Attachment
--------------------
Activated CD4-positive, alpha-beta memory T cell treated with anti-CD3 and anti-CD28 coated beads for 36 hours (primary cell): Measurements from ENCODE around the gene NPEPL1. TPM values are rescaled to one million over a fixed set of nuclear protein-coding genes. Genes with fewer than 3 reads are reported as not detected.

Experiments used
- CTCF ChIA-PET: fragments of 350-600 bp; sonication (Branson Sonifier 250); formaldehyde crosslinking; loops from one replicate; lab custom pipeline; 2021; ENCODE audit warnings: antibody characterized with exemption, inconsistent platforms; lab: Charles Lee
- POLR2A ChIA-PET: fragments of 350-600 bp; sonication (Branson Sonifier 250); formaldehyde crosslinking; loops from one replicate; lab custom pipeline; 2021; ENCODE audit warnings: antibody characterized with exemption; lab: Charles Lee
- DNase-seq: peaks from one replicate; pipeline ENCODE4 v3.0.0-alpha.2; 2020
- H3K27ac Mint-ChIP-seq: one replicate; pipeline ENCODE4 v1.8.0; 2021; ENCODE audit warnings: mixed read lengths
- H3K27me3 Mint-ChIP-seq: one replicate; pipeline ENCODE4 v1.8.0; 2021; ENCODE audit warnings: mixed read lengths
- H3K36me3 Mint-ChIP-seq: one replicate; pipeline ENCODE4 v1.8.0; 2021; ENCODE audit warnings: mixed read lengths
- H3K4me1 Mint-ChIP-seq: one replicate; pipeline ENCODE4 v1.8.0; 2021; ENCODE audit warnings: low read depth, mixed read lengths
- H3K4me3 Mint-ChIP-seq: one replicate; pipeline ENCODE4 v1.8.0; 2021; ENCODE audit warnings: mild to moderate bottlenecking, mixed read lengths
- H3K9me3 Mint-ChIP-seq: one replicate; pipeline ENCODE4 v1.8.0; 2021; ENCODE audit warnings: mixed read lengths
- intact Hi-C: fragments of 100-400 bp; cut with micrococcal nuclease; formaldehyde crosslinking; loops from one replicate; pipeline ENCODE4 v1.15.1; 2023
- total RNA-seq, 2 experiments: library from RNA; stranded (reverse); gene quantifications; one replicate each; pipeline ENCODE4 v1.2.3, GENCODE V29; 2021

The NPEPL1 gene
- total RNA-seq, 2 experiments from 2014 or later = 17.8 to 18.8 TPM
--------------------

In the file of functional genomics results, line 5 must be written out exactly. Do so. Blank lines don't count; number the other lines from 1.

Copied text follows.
- DNase-seq: peaks from one replicate; pipeline ENCODE4 v3.0.0-alpha.2; 2020